Review: The Rishta

The Rishta, Nora Guerch, Eman Ayaz (photo by Casey Marie Ecker) The Rishta, Nora Guerch, Eman Ayaz (photo by Casey Marie Ecker)

Samah (Eman Ayaz) is a ball of energy and schemes. With bright eyes and huge sweeps of her arms she informs her video-game playing brother Kamran (Adolyn H. Dar) that she’s met the love of her life: Hussain, an artist like herself. Even better, they’re going to get married. So begins Rishta, a play written by best-selling novelist Uzma Jalaluddin and directed by Masha Bashmakova.

Of course, the path to love in never smooth and Samah faces a major problem. Her parents will never approve the suitor. He’s the wrong type of Muslim – from Morocco, an Arabic–French speaker, and career-wise, he’s an inappropriate choice for their med-school bound daughter. And that’s the other thing. Samah’s parents think she is headed towards medical school. She isn’t. She too has opted for an arts degree after failing first-year chemistry. Samah despairs that there is no way her “traditional” South East Asian parents will accept her boyfriend or her situation.

So begins a scheme that involves hiring Badra (Nora Guerch), a matchmaker whose job it is to present Samah’s parents with three terrible suitors. After meeting such horrible prospects, Samah believes they will be more inclined to accept Hussain. Kamran is supposed to run interference. However, Kamran and Samah’s parents have their own secrets and everyone is holding back something. Will Samah get her happily-ever-after or, at the very least, parental approval?

The Rishta, I. Smith, E. Ayaz, S. Manji (photo by Casey Marie Ecker)
The Rishta. I. Smith, E. Ayaz, S. Manji. Photo by Casey Marie Ecker

Rishta is a zany comedy, with plenty of one-liners and situational humour woven into the story. Perhaps its best feature is showcasing the concerns and culture of a South East Asian Muslim Canadian-immigrant family in a way that is not heavily dramatic or humourlessly dry. It’s the imperfection of humans within their culture that is delightful to spend time with, whether it is having a crumpled prayer mats or not entirely knowing how to indicate rejection through the serving of chai tea. Although quite light, the show taps into some deeper themes, notably the expectations placed on immigrant families and their public appearance, as well as belonging and acceptance by one’s own.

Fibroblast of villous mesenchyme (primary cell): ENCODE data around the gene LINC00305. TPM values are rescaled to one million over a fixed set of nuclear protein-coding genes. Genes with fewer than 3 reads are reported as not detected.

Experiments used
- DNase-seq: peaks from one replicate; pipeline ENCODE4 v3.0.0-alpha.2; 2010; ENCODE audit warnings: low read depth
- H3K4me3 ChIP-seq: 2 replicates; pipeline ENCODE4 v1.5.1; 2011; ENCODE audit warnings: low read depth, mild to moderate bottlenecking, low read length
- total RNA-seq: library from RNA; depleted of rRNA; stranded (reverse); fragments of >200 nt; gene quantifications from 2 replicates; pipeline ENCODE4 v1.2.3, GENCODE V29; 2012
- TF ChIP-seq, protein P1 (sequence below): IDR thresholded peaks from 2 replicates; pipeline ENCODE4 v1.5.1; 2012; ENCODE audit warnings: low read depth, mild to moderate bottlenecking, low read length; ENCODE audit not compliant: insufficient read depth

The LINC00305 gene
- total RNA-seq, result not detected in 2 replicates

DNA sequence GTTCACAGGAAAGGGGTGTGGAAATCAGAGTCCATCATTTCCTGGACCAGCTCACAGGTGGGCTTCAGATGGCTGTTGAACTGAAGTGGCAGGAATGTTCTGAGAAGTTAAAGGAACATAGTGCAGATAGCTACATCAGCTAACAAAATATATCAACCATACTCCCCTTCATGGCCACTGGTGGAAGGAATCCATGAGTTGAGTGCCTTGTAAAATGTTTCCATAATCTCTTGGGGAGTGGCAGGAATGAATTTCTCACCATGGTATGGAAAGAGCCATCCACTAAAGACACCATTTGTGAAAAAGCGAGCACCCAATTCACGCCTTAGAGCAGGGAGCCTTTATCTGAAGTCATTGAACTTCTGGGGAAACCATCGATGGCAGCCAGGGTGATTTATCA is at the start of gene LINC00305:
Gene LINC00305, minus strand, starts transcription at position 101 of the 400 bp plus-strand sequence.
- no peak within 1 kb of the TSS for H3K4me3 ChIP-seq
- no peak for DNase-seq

Production-wise, it is sometimes difficult to hear the actors, which is a shame, because it means some of the witty dialogue is lost. The script has a few problems as well. For one thing, it runs a bit long. A number of scenes repeat the same information. Also, Kamran’s situation isn’t well-flushed out and that makes it difficult to appreciate his circumstances or his relationship to his parents. Finally, the two secrets that Samah struggles with are treated as one and it would be better to address them separately.

However, there are things to commend in the production. One thing I especially found creative was the way in which two grandmother spirits comment like a Greek chorus on the actions of their children and grandchildren. Using a sheer silk curtain to shield them from the action of the living world, they speculate on the way expectations and social roles break families apart. They see the worries of the living from a distance and so relate to the immediacy of life with a long-range perspective. I also like the way that the suitors are all taken on by a single actor, Subhan Aref, who plays each with commitment and gusto to each distinct identity.

I am also impressed by the performances of the actors playing Samah’s parents, Sehar Manji and Ivan Smith. There characters are a little more toned down than the others, and they are a little easier to connect with. Their first appearance is for me the most memorable moment of the play.

All in all, the show is sweet and light with all the silly romance of hidden identities, secret lovers, decoy suitors, rejecting parents, and even a bit of dancing. Seems like a Bollywood film! Overall, though, Rishta runs a little long for its messages and never addresses the thornier aspects of how limiting and damaging parental and child expectations are.

The Rishta is at The Centaur Theatre (435 St. François-Xavier) until April 8. Tickets HERE.

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